Vol. 6, Issue 1
Deadline: June 15, 2021
For its upcoming issue, TECHNOLOGY | ARCHITECTURE + DESIGN seeks submissions exploring the multivalent relationships between technology and the history of the built environment. How are new technologies transforming historical research? How are practitioners and researchers utilizing technology to advance historic preservation, restoration, and archival practices? How have technological successes and failures shaped the evolution of architecture, landscapes, and cities around the globe? TAD welcomes manuscripts that define and analyze the connections, overlaps, and reciprocal impacts that occur between technology and history in any time period and at various scales. The editors strongly encourage submissions that highlight contributions of women, minorities, and other people traditionally excluded or underrepresented in the histories of technology, architecture, and design.
We find inflection points in the history of architecture, engineering, and construction when the invention or modification of technologies significantly shifted the trajectory of each discipline; we observe translations of technology from one field to another, and we see how technologies can facilitate new ways of understanding and analyzing the built environment. The history of architecture as technology is not limited to the study of physical objects such as buildings, materials, or tools, and their effects; it also illuminates the culture of technology—how it is developed, engaged, adopted, critiqued, restricted, or transformed by a diverse set of protagonists, including designers, engineers, governmental bodies, fabricators, contractors, and building users. Such research reveals the deep interconnections between social structures and building/construction technology.
Today, technology enables new research modes and methodologies in history and historic preservation. LiDAR and advanced sensor technologies are used to discover otherwise concealed information about past civilizations and forgotten communities. 3D scanning and GIS data facilitate research capacity for documenting and analyzing historically significant structures and sites. Virtual and augmented realities allow new forms of engagement with historic places. Traditional research methods in historical research continue to yield new insights as well. Through the study of archival collections, including technical material/product data, codes, specifications, project files, and construction documents, historians are theorizing new connections between the social, cultural, and technological contexts of designing and building in various cultures across multiple timeframes.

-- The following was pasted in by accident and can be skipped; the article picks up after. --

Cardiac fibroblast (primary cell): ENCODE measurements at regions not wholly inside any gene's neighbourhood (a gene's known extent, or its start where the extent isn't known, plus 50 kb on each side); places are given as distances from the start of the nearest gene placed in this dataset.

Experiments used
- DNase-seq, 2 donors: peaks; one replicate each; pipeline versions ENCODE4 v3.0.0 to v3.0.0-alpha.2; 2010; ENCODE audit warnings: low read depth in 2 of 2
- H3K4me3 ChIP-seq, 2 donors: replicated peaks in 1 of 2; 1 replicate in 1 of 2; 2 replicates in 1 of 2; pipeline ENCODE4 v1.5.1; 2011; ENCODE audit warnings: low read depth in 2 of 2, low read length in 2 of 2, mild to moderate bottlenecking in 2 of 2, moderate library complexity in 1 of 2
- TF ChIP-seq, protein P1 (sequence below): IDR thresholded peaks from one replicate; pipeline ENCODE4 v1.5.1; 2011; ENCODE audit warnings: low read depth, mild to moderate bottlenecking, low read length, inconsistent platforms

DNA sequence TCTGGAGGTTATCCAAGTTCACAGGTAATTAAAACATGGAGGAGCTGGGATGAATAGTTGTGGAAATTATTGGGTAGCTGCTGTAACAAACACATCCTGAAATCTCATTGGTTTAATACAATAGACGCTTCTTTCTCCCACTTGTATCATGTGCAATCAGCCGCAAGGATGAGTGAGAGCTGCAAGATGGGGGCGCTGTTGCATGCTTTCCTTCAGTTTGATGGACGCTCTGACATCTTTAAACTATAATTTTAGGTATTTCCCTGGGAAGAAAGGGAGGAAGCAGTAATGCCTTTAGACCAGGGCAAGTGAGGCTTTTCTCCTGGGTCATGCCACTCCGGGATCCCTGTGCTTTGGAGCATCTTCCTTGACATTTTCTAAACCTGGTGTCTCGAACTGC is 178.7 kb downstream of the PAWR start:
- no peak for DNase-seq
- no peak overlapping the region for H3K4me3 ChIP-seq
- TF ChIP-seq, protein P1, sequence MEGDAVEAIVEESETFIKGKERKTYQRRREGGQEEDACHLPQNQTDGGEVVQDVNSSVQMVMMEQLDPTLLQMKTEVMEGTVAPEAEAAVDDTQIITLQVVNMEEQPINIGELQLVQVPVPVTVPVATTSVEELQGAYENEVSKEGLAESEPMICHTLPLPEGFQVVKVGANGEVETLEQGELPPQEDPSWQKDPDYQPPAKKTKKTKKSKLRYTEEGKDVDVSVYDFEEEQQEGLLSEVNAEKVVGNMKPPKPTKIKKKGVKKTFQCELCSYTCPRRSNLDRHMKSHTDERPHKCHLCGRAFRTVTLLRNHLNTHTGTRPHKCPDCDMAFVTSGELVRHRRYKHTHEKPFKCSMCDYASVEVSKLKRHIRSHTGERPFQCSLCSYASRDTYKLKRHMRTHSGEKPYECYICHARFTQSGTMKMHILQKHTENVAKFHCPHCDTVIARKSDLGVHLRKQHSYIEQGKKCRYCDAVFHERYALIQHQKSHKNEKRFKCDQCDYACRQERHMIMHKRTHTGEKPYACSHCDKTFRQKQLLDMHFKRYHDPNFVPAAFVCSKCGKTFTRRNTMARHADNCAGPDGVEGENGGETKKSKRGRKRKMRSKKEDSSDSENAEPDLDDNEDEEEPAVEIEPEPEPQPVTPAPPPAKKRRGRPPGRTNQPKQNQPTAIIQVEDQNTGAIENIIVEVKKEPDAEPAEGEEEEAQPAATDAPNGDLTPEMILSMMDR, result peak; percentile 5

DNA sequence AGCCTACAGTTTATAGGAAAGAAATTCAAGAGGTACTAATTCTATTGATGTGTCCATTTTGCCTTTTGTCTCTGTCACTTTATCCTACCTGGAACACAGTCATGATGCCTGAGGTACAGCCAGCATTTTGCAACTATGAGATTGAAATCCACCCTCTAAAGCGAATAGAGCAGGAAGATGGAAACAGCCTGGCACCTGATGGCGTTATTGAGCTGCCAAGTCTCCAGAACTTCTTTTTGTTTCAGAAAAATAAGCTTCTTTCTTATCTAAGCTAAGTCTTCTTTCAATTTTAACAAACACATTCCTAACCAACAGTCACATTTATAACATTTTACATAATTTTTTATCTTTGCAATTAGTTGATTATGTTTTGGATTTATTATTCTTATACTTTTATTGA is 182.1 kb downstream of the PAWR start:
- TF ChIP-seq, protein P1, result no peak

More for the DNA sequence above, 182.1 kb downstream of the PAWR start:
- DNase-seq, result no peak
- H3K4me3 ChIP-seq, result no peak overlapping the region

Topics for submission may include but are not limited to: the development of technologies that facilitate innovative forms of historical research; the role of technologies in shaping our understanding of the history of buildings, cities, and landscapes; the evolution of design, engineering, and construction techniques and tools; technology-related transformations of professional roles in the fields of design and construction; and insights gained through historical research about how and why people build.
TAD invites original and creative research from scholars, practitioners, researchers, and students for consideration in the upcoming Histories issue. While contributions focused on the issue theme are encouraged, all papers that meet the TAD mission statement will be considered. Manuscripts for double-blind peer review are due before 11:59 pm Eastern Time on June 15, 2021. Manuscript submissions must follow the standards detailed in the TAD Author Guide, available at TADjournal.org. TAD receives all manuscript submissions electronically via its ScholarOne Manuscripts portal located at http://mc.manuscriptcentral.com/TADJournal.